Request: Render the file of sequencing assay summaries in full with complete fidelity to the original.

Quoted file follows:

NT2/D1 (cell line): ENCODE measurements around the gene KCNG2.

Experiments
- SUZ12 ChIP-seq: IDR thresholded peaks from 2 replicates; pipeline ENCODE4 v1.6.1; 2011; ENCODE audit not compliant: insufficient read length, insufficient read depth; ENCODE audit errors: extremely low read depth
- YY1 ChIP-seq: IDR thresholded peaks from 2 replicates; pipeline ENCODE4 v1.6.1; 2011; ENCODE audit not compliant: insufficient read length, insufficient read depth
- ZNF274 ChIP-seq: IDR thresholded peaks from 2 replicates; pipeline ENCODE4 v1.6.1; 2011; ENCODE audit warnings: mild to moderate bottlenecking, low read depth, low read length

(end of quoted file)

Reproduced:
NT2/D1 (cell line): ENCODE measurements around the gene KCNG2.

Experiments
- SUZ12 ChIP-seq: IDR thresholded peaks from 2 replicates; pipeline ENCODE4 v1.6.1; 2011; ENCODE audit not compliant: insufficient read length, insufficient read depth; ENCODE audit errors: extremely low read depth
- YY1 ChIP-seq: IDR thresholded peaks from 2 replicates; pipeline ENCODE4 v1.6.1; 2011; ENCODE audit not compliant: insufficient read length, insufficient read depth
- ZNF274 ChIP-seq: IDR thresholded peaks from 2 replicates; pipeline ENCODE4 v1.6.1; 2011; ENCODE audit warnings: mild to moderate bottlenecking, low read depth, low read length